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Taking clear photos without backscatter when using flash is
nearly impossible even with a pair of off-camera strobes. I
still get a fair amount of it since I use small flashes on short arms
just 6 inches away from the lens. I sacrifice that for ease of
mobility. What does work is to avoid taking photos when there is wave
action or divers kicking up sand or silt. Of course in
most cases we can be that selective, so you can attempt to disguise
some backscatter by including a 'busy' or light-colored background
that ideally falls a few inches behind the subject and
receives a good amount of flash illumination.
Blue water backgrounds and wide shots are pretty much impossible to
take without backscatter, especially with a compact camera and the
built-in flash. I many cases you would be better off turning the
flash off and shooting in shutter priority (Tv) mode with a shutter
speed no less than 1/60 second to prevent motion blur. I go one
step further by converting blue images without much character into black
& white with Photoshop.
|HOW TO REMOVE BACKSCATTER WITH PHOTOSHOP
HOW TO CONTROL
It is possible to manually adjust the brightness or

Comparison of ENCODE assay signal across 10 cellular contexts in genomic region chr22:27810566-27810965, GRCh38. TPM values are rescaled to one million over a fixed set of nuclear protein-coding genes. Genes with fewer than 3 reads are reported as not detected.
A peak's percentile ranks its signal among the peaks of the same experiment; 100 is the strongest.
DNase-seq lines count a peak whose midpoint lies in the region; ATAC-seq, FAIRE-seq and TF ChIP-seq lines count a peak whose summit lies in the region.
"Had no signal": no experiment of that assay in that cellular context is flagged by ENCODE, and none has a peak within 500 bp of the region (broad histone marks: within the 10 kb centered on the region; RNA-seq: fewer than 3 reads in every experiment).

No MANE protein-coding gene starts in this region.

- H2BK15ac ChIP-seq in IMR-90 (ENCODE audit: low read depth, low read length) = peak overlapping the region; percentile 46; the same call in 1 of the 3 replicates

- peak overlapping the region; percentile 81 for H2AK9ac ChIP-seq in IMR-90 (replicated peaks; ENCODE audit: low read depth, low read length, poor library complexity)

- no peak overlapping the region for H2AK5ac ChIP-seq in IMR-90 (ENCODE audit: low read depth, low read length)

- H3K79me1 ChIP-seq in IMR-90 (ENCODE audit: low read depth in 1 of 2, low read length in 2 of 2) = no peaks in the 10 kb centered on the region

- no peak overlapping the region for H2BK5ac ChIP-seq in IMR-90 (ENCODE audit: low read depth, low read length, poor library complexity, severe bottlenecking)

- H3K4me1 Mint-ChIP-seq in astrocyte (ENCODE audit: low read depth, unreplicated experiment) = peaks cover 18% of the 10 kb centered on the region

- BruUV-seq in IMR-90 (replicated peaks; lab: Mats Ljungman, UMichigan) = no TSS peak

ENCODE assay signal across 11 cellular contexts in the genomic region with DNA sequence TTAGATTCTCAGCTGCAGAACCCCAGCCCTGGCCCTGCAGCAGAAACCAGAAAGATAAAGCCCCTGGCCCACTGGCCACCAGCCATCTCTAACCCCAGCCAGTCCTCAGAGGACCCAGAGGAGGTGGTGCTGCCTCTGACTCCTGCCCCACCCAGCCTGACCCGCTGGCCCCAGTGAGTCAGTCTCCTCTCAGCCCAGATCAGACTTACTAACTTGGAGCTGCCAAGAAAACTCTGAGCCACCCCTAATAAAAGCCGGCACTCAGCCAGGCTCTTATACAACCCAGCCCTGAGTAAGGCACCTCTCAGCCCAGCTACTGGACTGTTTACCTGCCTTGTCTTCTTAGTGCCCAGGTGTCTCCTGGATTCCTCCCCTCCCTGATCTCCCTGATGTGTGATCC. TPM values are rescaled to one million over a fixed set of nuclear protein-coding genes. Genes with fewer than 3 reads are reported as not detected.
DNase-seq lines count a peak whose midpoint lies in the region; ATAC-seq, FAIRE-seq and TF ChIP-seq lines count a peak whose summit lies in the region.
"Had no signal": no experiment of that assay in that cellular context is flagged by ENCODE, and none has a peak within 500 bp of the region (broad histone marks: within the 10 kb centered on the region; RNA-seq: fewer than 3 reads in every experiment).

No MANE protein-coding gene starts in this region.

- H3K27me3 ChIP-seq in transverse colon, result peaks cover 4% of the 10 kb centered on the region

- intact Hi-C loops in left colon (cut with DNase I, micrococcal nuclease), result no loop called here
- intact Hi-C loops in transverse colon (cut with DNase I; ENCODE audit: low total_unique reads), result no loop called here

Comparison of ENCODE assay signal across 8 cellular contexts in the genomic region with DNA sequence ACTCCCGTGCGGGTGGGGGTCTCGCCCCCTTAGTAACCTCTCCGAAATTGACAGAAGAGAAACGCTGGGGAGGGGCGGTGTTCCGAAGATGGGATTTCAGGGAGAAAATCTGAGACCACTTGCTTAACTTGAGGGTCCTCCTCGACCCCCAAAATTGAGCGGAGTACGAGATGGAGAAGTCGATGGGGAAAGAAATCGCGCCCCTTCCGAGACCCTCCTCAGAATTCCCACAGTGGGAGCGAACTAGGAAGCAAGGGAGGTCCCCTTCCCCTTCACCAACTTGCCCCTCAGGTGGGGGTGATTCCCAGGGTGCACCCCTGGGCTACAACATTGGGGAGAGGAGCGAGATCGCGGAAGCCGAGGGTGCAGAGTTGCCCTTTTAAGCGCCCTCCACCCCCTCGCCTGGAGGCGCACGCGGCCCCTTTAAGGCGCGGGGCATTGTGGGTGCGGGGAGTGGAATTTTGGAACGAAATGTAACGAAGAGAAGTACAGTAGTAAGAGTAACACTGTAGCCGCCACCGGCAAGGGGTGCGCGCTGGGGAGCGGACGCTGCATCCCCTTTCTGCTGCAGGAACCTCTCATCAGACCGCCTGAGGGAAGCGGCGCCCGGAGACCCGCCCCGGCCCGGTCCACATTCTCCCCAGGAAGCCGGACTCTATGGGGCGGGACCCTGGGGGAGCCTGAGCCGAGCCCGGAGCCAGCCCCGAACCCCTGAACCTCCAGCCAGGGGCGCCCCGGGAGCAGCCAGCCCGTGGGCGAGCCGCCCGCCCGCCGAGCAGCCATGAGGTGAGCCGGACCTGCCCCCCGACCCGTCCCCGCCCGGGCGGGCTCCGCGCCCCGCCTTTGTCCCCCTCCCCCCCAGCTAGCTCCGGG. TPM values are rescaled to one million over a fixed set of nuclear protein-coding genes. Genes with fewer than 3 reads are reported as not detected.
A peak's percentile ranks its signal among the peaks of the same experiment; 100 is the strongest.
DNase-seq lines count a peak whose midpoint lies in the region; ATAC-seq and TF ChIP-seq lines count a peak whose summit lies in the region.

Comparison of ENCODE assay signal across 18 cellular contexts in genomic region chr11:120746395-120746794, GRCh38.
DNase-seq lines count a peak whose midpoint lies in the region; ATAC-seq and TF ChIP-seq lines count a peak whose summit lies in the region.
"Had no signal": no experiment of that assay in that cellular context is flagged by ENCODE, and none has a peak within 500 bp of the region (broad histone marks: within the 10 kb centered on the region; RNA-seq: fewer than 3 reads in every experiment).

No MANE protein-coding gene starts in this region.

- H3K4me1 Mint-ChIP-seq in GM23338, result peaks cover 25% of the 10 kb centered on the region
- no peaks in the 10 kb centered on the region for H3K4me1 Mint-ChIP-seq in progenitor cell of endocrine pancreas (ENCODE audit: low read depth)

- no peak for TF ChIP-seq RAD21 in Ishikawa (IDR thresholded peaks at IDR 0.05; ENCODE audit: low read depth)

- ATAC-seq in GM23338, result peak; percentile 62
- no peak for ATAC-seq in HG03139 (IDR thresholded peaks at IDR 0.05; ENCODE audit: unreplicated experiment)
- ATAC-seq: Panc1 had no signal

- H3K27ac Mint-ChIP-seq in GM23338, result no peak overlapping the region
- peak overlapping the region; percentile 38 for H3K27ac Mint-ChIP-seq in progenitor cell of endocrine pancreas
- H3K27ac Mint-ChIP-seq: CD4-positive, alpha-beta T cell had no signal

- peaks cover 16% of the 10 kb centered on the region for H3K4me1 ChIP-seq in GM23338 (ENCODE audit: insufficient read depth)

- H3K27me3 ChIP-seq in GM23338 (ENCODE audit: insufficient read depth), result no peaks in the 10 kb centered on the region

darkness of a distant background (beyond the range of flash
illumination) with a camera that allows the shutter speed to be changed
while aperture remains constant. After taking the first shot as a
baseline, lighten the background by selecting a longer (slower) shutter
speed or darken it by selecting a shorter (faster) shutter speed until
you are satisfied.
In most cases underwater while using flash as the
primary source of illumination, you can produce a pleasing blue water
background by exposing the water about 1.5 to 2 stops darker than the
camera's meter reading. Exposing on the true meter reading with
flash often results in too much ambient light causing overexposure of
the foreground and pale blue water.
Note that the smaller the aperture (higher f/ number)
is, less light enters the lens, requiring the use of flash, especially
with macro photography. This is almost always necessary to produce
a wide zone of focus for small subjects and high magnification.
The drawback is that background light is reduced considerably resulting
in a dark background prone to unsightly backscatter.
HOW TO AVOID AN
ORANGE OR BRIGHT SPOT WHEN USING A FLASHLIGHT
Use the fastest shutter speed possible (up to the
camera's maximum flash sync speed) to reduce exposure of this light
source and make sure the flash is turned 'on'. Use an LED or HID
lamp instead of halogen if possible and install a frosted diffuser over
the flashlight if possible to soften and spread the beam
intensity. You could also hold the flashlight farther away from